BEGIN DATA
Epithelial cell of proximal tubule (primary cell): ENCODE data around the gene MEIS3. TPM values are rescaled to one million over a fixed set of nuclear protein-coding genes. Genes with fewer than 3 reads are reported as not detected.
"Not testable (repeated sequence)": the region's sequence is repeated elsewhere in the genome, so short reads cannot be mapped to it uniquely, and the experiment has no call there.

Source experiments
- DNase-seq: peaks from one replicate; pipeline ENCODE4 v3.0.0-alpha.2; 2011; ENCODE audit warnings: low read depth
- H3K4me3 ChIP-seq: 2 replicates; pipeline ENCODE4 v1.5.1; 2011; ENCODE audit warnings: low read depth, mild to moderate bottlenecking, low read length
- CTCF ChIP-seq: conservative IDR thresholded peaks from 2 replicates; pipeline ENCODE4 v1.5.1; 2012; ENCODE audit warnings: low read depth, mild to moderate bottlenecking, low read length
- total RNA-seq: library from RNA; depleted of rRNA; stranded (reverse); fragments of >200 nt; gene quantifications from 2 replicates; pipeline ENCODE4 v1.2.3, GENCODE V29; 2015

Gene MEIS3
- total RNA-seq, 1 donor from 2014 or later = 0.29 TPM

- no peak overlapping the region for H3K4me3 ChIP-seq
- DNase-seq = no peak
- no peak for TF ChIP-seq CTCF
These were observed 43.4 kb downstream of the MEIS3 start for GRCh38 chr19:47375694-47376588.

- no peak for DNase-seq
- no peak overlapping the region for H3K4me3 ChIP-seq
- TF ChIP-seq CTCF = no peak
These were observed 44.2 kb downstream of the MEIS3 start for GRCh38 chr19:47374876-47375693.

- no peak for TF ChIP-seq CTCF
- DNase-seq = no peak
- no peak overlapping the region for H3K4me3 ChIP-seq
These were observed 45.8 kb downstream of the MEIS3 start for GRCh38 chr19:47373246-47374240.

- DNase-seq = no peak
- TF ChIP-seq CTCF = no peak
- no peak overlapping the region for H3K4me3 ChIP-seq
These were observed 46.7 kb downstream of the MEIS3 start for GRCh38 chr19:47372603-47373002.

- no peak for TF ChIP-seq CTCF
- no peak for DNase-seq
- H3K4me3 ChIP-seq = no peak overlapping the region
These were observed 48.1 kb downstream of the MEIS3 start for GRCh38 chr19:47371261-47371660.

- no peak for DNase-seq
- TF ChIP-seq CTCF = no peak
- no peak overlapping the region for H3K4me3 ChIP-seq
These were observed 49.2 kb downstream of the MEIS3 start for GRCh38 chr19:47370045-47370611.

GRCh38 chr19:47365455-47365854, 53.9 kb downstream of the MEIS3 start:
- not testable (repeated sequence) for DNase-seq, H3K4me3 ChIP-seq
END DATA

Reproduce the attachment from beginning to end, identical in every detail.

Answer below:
Epithelial cell of proximal tubule (primary cell): ENCODE data around the gene MEIS3. TPM values are rescaled to one million over a fixed set of nuclear protein-coding genes. Genes with fewer than 3 reads are reported as not detected.
"Not testable (repeated sequence)": the region's sequence is repeated elsewhere in the genome, so short reads cannot be mapped to it uniquely, and the experiment has no call there.

Source experiments
- DNase-seq: peaks from one replicate; pipeline ENCODE4 v3.0.0-alpha.2; 2011; ENCODE audit warnings: low read depth
- H3K4me3 ChIP-seq: 2 replicates; pipeline ENCODE4 v1.5.1; 2011; ENCODE audit warnings: low read depth, mild to moderate bottlenecking, low read length
- CTCF ChIP-seq: conservative IDR thresholded peaks from 2 replicates; pipeline ENCODE4 v1.5.1; 2012; ENCODE audit warnings: low read depth, mild to moderate bottlenecking, low read length
- total RNA-seq: library from RNA; depleted of rRNA; stranded (reverse); fragments of >200 nt; gene quantifications from 2 replicates; pipeline ENCODE4 v1.2.3, GENCODE V29; 2015

Gene MEIS3
- total RNA-seq, 1 donor from 2014 or later = 0.29 TPM

- no peak overlapping the region for H3K4me3 ChIP-seq
- DNase-seq = no peak
- no peak for TF ChIP-seq CTCF
These were observed 43.4 kb downstream of the MEIS3 start for GRCh38 chr19:47375694-47376588.

- no peak for DNase-seq
- no peak overlapping the region for H3K4me3 ChIP-seq
- TF ChIP-seq CTCF = no peak
These were observed 44.2 kb downstream of the MEIS3 start for GRCh38 chr19:47374876-47375693.

- no peak for TF ChIP-seq CTCF
- DNase-seq = no peak
- no peak overlapping the region for H3K4me3 ChIP-seq
These were observed 45.8 kb downstream of the MEIS3 start for GRCh38 chr19:47373246-47374240.

- DNase-seq = no peak
- TF ChIP-seq CTCF = no peak
- no peak overlapping the region for H3K4me3 ChIP-seq
These were observed 46.7 kb downstream of the MEIS3 start for GRCh38 chr19:47372603-47373002.

- no peak for TF ChIP-seq CTCF
- no peak for DNase-seq
- H3K4me3 ChIP-seq = no peak overlapping the region
These were observed 48.1 kb downstream of the MEIS3 start for GRCh38 chr19:47371261-47371660.

- no peak for DNase-seq
- TF ChIP-seq CTCF = no peak
- no peak overlapping the region for H3K4me3 ChIP-seq
These were observed 49.2 kb downstream of the MEIS3 start for GRCh38 chr19:47370045-47370611.

GRCh38 chr19:47365455-47365854, 53.9 kb downstream of the MEIS3 start:
- not testable (repeated sequence) for DNase-seq, H3K4me3 ChIP-seq